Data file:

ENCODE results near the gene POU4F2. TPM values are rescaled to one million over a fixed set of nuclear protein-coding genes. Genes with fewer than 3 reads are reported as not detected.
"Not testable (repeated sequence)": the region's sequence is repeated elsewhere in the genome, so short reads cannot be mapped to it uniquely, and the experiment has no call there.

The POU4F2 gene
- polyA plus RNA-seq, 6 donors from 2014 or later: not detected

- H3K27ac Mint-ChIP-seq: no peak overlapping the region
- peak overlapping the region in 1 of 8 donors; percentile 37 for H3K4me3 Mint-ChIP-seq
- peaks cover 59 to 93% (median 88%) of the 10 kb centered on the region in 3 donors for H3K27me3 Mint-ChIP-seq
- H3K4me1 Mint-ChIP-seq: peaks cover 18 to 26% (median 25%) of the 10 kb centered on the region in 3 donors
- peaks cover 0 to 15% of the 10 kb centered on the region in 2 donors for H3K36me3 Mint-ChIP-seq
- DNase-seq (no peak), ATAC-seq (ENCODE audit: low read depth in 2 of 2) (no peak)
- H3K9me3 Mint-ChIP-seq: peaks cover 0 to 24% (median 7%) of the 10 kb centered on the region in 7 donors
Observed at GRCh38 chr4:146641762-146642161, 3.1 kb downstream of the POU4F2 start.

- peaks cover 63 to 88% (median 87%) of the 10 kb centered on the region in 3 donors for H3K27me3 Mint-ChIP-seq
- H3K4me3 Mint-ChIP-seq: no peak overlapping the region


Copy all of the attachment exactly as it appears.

ENCODE results near the gene POU4F2. TPM values are rescaled to one million over a fixed set of nuclear protein-coding genes. Genes with fewer than 3 reads are reported as not detected.
"Not testable (repeated sequence)": the region's sequence is repeated elsewhere in the genome, so short reads cannot be mapped to it uniquely, and the experiment has no call there.

The POU4F2 gene
- polyA plus RNA-seq, 6 donors from 2014 or later: not detected

- H3K27ac Mint-ChIP-seq: no peak overlapping the region
- peak overlapping the region in 1 of 8 donors; percentile 37 for H3K4me3 Mint-ChIP-seq
- peaks cover 59 to 93% (median 88%) of the 10 kb centered on the region in 3 donors for H3K27me3 Mint-ChIP-seq
- H3K4me1 Mint-ChIP-seq: peaks cover 18 to 26% (median 25%) of the 10 kb centered on the region in 3 donors
- peaks cover 0 to 15% of the 10 kb centered on the region in 2 donors for H3K36me3 Mint-ChIP-seq
- DNase-seq (no peak), ATAC-seq (ENCODE audit: low read depth in 2 of 2) (no peak)
- H3K9me3 Mint-ChIP-seq: peaks cover 0 to 24% (median 7%) of the 10 kb centered on the region in 7 donors
Observed at GRCh38 chr4:146641762-146642161, 3.1 kb downstream of the POU4F2 start.

- peaks cover 63 to 88% (median 87%) of the 10 kb centered on the region in 3 donors for H3K27me3 Mint-ChIP-seq
- H3K4me3 Mint-ChIP-seq: no peak overlapping the region